Kinship foster care has recently become the new main form of Korean out-of-home care, and has reached similar usage proportions as the more traditional form, institutional care. To compare the effectiveness of the two care types, we focused on adolescents' developmental outcomes. We also examined changes over time in the outcomes and group differences in the changes. We analyzed five-year longitudinal data from 244 adolescents who participated in the Panel Study on Korean Children in Out-of-Home Care. A repeated measures Analysis of Variance (ANOVA) was used as the major analytic method. The study results revealed that the kinship group was better off at the baseline for covariates than was the institution group for almost every development measure. However, the group differences observed at baseline disappeared or reversed in direction, which indicated better longitudinal outcomes for the institution group. In terms of changes over time, self-esteem and delinquency of all adolescents, no matter to which group they belong, changed in a positive way. However, there were no group differences in the patterns of changes. Based on these results, we discuss the limitations of the Korean out-of-home care system, such as the lack of assessment and monitoring, and support for kin caregivers. Ethical approval We obtained informed consent from the participating adolescents and Sookmyung Women's University IRB (the first through the third wave panel research) and Ewha Womans University IRB (the fourth and the fifth wave) approval before we began this research.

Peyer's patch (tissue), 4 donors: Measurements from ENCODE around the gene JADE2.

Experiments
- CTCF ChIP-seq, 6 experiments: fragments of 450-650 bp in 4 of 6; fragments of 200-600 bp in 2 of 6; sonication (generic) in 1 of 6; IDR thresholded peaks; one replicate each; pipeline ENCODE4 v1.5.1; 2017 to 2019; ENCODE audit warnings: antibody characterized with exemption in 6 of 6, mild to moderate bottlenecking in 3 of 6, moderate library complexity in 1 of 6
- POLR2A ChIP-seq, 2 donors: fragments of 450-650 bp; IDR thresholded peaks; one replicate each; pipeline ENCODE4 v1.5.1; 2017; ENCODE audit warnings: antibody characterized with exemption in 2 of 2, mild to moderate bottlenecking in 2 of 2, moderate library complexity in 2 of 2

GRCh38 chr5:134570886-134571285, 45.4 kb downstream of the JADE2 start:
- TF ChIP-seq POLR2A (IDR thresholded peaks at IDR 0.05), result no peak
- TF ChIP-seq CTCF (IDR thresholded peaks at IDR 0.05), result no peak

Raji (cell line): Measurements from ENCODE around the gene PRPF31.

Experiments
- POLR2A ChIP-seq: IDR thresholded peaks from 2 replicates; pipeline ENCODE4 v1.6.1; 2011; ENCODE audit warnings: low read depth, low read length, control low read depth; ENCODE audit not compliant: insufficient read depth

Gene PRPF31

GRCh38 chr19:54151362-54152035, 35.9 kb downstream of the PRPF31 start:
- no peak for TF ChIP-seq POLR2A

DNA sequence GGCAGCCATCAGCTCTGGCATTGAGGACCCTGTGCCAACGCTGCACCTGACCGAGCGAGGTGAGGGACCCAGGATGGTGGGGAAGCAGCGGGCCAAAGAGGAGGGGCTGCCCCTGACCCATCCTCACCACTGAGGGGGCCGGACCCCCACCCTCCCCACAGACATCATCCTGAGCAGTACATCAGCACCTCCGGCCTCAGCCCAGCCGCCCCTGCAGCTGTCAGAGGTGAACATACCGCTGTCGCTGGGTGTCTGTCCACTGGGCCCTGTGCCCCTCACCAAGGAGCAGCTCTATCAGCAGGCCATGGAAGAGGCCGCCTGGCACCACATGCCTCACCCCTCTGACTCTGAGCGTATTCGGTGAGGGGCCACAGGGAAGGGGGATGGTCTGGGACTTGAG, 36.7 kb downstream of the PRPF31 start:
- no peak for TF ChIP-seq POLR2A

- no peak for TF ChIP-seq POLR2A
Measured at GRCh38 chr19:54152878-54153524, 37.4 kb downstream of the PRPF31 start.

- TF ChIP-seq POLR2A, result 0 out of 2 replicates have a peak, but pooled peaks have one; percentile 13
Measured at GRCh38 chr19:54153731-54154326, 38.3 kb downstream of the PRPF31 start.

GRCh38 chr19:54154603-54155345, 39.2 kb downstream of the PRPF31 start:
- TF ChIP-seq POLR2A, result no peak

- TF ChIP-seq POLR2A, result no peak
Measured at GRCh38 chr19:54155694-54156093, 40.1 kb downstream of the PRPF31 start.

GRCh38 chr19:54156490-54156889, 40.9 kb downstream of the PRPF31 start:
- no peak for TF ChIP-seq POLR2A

- Foster care
- Kinship care
- Korean out-of-home care
- Longitudinal developmental outcomes